Waste treatment: What’s stopping cities from catching up with Indore?
The city of Indore has been declared the cleanest city in India for the 6e once again in the recently announced Swachh Survekshan 2022 results. Indore has consistently performed well in the Swachh Survekshan survey since 2017 due to its integrated approach to solid waste management and efficient waste treatment. The city, which has nearly 2 million inhabitants, generates around 1,900 tonnes of solid waste per day. The Indore Municipal Corporation has successfully integrated the collection, transport, treatment and disposal of solid waste generated in the city.
What made this feat possible was the rigorous waste management system followed by Indore, where sorted waste from households is tracked live to ensure waste is collected in separate bins. The sorted waste is transported to the respective wet and dry waste treatment facilities in separate containers. Wet waste is turned into organic compost and biogas, while dry waste is then sorted, cleaned, baled and sent for recycling. This integrated system, backed by strong awareness and people’s participation, has helped Indore stay on top as the cleanest city in the country.
While a few cities like Surat and Navi Mumbai, which are second and third in the ranking, have a decent solid waste management system in place, other major cities are still lagging behind. Of the 4,320 cities that participated in Swachh Survekshan 2022, 48 cities have a population of over 1 million and 382 cities have a population of over 1 lakh, with the latter generating over 85% of the 1, 5 lakh tons of solid waste generated every day in Indian cities.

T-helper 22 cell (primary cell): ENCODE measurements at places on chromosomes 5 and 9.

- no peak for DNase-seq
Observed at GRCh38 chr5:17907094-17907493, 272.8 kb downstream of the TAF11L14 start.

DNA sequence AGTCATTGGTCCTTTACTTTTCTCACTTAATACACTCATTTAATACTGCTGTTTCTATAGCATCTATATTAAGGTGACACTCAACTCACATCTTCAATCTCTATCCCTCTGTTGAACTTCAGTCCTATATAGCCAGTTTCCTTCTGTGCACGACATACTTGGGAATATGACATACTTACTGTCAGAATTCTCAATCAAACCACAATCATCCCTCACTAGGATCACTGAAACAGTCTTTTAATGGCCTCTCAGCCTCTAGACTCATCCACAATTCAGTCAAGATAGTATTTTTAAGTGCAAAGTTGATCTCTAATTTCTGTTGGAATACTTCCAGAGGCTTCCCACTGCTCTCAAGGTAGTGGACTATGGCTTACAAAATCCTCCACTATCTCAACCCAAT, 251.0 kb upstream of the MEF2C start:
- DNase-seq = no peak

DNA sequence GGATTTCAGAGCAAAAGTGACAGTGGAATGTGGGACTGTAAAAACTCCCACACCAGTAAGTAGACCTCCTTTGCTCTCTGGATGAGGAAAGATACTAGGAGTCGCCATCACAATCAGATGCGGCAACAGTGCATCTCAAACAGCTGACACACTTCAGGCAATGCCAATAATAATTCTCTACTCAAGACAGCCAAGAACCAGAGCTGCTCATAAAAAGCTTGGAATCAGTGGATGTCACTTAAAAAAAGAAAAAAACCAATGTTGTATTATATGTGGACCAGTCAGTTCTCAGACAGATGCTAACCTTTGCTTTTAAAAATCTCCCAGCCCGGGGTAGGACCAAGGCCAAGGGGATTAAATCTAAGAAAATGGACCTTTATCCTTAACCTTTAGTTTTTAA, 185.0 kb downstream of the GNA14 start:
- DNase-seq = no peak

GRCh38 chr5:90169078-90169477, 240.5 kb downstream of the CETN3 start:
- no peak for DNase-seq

Read more: How Gurugram’s RWAs are leading the way out of urban India’s waste crisis
The Swachh Survekshan 2022 toolkit allocated 40% weighting to solid waste treatment, 30% to separate waste collection and 30% to sustainable sanitation initiatives. Solid waste treatment is the most complex and difficult process in waste management. States like Madhya Pradesh and Chhattisgarh have been focusing on this process since the launch of the Swachh Bharat mission which has improved the ranking of their cities. On the contrary, states like Bihar, Karnataka and Tamil Nadu are at the bottom of the state table with more than 100 ULBsand have not shown much improvement despite almost 90% litter collection.
Complexity of solid waste treatment
The treatment of solid waste generated in Indian cities is supposed to be a simple process, but it is not. The mixed nature of solid waste with varying moisture, quantity and character poses serious challenges to waste treatment.
In addition, the lack of technical and financial resources necessary for the operation of solid waste treatment plants prevents effective treatment of solid waste.
The waste generated in Indian cities consists of roughly 60% biodegradable materials, 25% non-biodegradable dry waste and the remaining 15% consists of silt, soil and other particles. The input/output ratio in waste treatment could be 20% if the waste is well sorted. Based on experiences in various waste treatment facilities, the same can be around 12% if mixed with dry waste. The remaining part of the waste is lost in the form of process and moisture loss.